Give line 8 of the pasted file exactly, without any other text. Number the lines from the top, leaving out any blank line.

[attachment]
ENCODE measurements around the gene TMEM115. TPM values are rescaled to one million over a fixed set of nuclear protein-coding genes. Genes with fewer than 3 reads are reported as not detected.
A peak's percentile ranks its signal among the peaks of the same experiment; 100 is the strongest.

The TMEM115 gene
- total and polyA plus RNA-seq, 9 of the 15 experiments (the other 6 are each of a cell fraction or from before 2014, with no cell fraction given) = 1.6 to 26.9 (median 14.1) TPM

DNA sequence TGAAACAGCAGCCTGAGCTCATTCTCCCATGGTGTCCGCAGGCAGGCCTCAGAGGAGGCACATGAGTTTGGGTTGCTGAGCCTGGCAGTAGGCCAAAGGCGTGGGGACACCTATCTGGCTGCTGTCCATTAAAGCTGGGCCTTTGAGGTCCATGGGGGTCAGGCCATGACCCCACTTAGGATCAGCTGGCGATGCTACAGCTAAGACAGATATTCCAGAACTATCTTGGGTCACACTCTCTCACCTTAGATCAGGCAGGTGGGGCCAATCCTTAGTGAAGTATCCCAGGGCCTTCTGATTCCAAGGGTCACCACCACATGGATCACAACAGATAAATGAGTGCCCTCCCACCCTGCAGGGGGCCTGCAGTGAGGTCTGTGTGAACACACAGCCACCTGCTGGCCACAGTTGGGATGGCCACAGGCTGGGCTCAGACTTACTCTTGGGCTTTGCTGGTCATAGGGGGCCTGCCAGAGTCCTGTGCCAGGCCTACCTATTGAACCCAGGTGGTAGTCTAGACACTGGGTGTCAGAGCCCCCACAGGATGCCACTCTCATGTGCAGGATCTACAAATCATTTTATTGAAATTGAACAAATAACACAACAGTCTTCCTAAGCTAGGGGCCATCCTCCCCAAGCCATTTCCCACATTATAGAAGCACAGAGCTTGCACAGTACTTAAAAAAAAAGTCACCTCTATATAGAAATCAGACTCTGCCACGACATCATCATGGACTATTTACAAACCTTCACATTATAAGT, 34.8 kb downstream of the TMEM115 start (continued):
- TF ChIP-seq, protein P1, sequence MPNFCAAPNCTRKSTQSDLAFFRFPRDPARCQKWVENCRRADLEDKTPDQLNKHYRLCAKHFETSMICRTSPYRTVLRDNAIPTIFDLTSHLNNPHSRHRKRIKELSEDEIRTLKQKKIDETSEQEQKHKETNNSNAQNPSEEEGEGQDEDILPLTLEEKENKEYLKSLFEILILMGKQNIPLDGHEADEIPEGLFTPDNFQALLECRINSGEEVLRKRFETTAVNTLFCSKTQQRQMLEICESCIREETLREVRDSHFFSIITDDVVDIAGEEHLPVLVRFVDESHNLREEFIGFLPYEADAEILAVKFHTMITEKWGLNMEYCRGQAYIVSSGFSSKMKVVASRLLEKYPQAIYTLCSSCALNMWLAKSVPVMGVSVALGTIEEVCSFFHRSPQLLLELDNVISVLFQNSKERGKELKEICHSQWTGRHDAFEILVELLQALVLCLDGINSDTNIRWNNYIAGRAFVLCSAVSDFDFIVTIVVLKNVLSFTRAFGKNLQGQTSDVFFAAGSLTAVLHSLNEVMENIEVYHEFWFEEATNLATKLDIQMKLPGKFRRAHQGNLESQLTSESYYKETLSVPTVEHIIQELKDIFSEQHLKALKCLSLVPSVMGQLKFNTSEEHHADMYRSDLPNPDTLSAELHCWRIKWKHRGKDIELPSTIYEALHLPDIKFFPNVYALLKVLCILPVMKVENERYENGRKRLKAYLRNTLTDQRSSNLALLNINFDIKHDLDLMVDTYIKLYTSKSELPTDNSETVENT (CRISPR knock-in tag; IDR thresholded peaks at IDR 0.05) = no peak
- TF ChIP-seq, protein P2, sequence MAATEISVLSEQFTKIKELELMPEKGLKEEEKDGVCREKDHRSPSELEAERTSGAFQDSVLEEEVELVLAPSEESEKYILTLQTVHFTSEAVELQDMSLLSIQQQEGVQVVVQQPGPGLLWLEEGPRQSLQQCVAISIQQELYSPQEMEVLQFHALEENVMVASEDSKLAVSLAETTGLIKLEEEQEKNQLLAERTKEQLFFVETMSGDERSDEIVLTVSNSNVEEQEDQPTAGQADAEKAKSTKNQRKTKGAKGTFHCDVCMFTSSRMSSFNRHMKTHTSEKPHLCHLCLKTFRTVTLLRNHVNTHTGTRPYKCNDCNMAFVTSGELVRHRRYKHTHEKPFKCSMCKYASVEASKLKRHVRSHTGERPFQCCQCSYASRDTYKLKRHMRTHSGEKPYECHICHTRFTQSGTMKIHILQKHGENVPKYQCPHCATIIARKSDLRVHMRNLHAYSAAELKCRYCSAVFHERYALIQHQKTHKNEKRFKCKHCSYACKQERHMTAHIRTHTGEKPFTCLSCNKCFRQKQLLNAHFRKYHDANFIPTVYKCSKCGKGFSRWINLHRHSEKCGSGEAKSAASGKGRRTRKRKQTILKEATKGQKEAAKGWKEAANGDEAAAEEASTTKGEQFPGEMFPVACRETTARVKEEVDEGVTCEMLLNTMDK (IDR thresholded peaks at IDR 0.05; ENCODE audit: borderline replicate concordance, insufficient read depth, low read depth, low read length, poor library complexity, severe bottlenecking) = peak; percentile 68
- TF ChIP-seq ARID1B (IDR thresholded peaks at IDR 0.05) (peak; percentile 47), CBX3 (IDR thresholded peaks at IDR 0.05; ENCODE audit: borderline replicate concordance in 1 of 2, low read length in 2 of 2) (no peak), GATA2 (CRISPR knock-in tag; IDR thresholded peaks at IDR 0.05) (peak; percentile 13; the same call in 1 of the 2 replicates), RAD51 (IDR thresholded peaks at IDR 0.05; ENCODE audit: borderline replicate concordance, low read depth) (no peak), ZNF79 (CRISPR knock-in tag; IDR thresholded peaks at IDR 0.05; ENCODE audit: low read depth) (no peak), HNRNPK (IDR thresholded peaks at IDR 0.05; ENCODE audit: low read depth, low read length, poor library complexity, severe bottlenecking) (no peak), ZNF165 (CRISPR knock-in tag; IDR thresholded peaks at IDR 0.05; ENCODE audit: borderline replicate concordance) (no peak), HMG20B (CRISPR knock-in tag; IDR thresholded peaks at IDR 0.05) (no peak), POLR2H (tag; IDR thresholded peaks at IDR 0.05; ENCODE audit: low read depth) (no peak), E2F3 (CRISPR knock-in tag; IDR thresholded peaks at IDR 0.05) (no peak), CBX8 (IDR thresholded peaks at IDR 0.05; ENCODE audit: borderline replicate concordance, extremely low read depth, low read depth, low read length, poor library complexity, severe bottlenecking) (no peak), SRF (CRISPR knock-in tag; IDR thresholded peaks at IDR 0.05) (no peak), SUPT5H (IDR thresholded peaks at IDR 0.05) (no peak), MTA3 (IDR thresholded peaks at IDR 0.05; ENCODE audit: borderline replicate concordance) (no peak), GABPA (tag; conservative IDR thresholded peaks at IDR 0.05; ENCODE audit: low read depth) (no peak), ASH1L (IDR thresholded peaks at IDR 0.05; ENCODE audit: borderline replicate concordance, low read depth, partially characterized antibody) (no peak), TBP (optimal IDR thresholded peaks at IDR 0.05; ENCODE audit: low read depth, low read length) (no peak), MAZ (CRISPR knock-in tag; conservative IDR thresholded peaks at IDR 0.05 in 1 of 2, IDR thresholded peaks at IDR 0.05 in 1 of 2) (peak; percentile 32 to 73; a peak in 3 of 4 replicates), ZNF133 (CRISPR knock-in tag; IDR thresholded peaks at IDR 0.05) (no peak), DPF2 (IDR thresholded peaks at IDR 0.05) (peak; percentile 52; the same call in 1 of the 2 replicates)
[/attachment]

- TF ChIP-seq ARID1B (IDR thresholded peaks at IDR 0.05) (peak; percentile 47), CBX3 (IDR thresholded peaks at IDR 0.05; ENCODE audit: borderline replicate concordance in 1 of 2, low read length in 2 of 2) (no peak), GATA2 (CRISPR knock-in tag; IDR thresholded peaks at IDR 0.05) (peak; percentile 13; the same call in 1 of the 2 replicates), RAD51 (IDR thresholded peaks at IDR 0.05; ENCODE audit: borderline replicate concordance, low read depth) (no peak), ZNF79 (CRISPR knock-in tag; IDR thresholded peaks at IDR 0.05; ENCODE audit: low read depth) (no peak), HNRNPK (IDR thresholded peaks at IDR 0.05; ENCODE audit: low read depth, low read length, poor library complexity, severe bottlenecking) (no peak), ZNF165 (CRISPR knock-in tag; IDR thresholded peaks at IDR 0.05; ENCODE audit: borderline replicate concordance) (no peak), HMG20B (CRISPR knock-in tag; IDR thresholded peaks at IDR 0.05) (no peak), POLR2H (tag; IDR thresholded peaks at IDR 0.05; ENCODE audit: low read depth) (no peak), E2F3 (CRISPR knock-in tag; IDR thresholded peaks at IDR 0.05) (no peak), CBX8 (IDR thresholded peaks at IDR 0.05; ENCODE audit: borderline replicate concordance, extremely low read depth, low read depth, low read length, poor library complexity, severe bottlenecking) (no peak), SRF (CRISPR knock-in tag; IDR thresholded peaks at IDR 0.05) (no peak), SUPT5H (IDR thresholded peaks at IDR 0.05) (no peak), MTA3 (IDR thresholded peaks at IDR 0.05; ENCODE audit: borderline replicate concordance) (no peak), GABPA (tag; conservative IDR thresholded peaks at IDR 0.05; ENCODE audit: low read depth) (no peak), ASH1L (IDR thresholded peaks at IDR 0.05; ENCODE audit: borderline replicate concordance, low read depth, partially characterized antibody) (no peak), TBP (optimal IDR thresholded peaks at IDR 0.05; ENCODE audit: low read depth, low read length) (no peak), MAZ (CRISPR knock-in tag; conservative IDR thresholded peaks at IDR 0.05 in 1 of 2, IDR thresholded peaks at IDR 0.05 in 1 of 2) (peak; percentile 32 to 73; a peak in 3 of 4 replicates), ZNF133 (CRISPR knock-in tag; IDR thresholded peaks at IDR 0.05) (no peak), DPF2 (IDR thresholded peaks at IDR 0.05) (peak; percentile 52; the same call in 1 of the 2 replicates)